In Christ, everything—the law and prophets—were all summed up in the great commandment to love God and to love your neighbor. And even that was summed up in this “Love one another as I have loved you.”
There’s no greater love than to lay down your life for your friends. Jesus said, “I want you to love one another as I loved you.” That means being willing to die. Not just going to the cross, but living the cross life, taking every opportunity we have to put other people first, putting into submission our own personal needs.
Out of scarcity, giving. That’s the cross life.
You can’t legislate a life like that. All of the laws of the Old Testament can be summed up as looking at the situation from your neighbor’s point of view. And better yet, looking at life from God’s point of view. What does God want accomplished here?
God set you free from a self-referential life. None of the religions of the world can set you free from yourself. Only the death of Christ, being crucified with him, raised with him, and set free in the world as people who’ve already died, and now they live no longer for themselves but for Him who died and rose again.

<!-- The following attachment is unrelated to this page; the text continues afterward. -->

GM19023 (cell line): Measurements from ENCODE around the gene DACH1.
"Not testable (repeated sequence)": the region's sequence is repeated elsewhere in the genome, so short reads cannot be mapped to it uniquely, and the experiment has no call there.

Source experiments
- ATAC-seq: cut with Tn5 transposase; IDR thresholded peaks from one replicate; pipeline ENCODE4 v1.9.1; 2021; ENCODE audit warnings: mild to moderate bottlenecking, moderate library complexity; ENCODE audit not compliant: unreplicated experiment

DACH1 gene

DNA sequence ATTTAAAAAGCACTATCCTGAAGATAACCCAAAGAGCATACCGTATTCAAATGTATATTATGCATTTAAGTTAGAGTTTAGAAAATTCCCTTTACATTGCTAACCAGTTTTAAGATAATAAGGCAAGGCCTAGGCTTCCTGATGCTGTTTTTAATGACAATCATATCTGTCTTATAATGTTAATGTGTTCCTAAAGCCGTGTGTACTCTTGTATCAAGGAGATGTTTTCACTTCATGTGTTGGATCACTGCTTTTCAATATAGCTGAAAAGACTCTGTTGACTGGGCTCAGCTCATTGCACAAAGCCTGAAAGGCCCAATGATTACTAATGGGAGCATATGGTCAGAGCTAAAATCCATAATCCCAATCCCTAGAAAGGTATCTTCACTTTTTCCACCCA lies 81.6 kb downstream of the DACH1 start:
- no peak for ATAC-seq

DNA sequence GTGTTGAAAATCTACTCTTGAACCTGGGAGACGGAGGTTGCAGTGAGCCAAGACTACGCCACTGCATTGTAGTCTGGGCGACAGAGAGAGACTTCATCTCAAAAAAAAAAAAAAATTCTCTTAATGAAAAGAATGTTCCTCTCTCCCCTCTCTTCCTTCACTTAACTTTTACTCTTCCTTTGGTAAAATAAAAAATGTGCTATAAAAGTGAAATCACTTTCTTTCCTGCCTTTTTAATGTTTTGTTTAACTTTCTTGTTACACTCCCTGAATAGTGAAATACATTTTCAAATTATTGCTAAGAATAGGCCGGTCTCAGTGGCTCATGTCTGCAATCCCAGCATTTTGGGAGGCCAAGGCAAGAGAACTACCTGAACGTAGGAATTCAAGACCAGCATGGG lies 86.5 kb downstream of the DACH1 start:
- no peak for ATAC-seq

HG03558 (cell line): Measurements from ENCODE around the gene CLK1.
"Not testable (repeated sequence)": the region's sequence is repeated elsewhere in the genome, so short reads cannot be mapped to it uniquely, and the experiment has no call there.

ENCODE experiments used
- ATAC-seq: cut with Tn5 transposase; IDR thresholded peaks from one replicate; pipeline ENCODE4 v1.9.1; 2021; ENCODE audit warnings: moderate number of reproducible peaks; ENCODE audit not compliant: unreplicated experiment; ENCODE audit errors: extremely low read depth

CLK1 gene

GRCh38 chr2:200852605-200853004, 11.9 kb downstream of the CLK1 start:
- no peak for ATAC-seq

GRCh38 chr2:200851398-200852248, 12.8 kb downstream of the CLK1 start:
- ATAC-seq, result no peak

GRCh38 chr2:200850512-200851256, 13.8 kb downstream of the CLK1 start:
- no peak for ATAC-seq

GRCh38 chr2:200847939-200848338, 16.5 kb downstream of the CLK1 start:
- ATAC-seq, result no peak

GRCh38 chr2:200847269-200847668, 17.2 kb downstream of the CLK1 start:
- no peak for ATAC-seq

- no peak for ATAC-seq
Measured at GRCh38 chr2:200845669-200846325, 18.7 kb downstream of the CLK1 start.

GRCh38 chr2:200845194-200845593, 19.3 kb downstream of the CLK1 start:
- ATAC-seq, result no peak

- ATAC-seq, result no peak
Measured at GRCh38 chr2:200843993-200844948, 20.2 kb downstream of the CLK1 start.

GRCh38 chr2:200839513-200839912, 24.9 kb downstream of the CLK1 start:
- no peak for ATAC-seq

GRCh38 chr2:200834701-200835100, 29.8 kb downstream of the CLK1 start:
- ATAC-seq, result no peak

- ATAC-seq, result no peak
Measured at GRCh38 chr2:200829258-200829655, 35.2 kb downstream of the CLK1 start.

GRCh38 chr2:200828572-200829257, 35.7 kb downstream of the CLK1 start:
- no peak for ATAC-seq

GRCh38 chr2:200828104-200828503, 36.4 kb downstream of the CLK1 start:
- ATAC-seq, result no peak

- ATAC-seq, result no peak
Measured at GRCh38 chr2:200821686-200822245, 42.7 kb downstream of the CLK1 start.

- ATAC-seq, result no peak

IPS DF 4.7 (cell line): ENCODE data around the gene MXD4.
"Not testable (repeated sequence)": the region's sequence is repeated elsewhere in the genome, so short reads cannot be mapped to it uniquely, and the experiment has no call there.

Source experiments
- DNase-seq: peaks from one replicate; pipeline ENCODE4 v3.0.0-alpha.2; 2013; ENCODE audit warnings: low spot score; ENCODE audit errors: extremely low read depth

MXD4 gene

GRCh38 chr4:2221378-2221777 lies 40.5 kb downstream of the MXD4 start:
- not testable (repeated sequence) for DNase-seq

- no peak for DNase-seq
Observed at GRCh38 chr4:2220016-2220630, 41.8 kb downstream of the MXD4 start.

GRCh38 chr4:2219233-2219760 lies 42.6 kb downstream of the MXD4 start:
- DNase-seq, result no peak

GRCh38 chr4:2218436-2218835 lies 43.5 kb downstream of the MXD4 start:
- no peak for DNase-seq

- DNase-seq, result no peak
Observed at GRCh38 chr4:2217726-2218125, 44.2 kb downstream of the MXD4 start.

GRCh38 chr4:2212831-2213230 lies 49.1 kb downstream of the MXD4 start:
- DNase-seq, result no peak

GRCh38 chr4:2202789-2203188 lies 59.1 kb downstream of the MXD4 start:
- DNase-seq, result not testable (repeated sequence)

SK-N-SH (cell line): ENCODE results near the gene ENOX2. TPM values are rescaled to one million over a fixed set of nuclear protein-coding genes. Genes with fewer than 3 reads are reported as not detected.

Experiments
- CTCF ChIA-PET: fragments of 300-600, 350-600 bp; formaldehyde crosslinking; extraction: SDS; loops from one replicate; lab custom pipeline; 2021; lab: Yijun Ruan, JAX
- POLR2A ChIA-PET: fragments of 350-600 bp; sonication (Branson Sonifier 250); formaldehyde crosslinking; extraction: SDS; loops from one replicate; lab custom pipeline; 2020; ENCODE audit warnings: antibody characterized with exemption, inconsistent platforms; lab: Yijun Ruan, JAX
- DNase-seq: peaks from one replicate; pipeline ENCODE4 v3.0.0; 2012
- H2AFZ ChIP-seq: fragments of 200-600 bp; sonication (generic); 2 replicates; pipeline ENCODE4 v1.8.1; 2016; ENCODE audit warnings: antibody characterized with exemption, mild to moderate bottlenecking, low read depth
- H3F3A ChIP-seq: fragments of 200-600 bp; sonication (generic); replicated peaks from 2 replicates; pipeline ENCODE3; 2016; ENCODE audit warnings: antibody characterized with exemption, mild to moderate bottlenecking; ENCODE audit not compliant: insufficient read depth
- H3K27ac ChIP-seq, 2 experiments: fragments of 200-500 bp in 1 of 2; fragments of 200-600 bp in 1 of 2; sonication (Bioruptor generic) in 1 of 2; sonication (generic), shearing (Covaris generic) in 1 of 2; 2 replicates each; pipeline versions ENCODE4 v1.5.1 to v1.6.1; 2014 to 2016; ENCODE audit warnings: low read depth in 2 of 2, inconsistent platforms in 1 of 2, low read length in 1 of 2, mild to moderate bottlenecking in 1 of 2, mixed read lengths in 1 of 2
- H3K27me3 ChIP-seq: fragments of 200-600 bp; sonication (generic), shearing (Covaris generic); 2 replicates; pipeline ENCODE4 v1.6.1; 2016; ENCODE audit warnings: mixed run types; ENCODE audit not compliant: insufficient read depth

So all things are lawful in love. You can give it all in love. Nothing’s too much. You can go the extra mile. You can share your jacket and your shirt, too.
But here's the rub. A scrubbing bath to a kid who’s been playing in the mud is necessary; it’s loving—but it might hurt. God never said the cleansing process isn’t going to hurt. So, from the point of view of love, all the disciplines come in. And they come in rightly ordered. Rightly set.
As we write this, two red birds are playing on the Macadamia nut tree outside our window. They remind us of the song, Holy Now.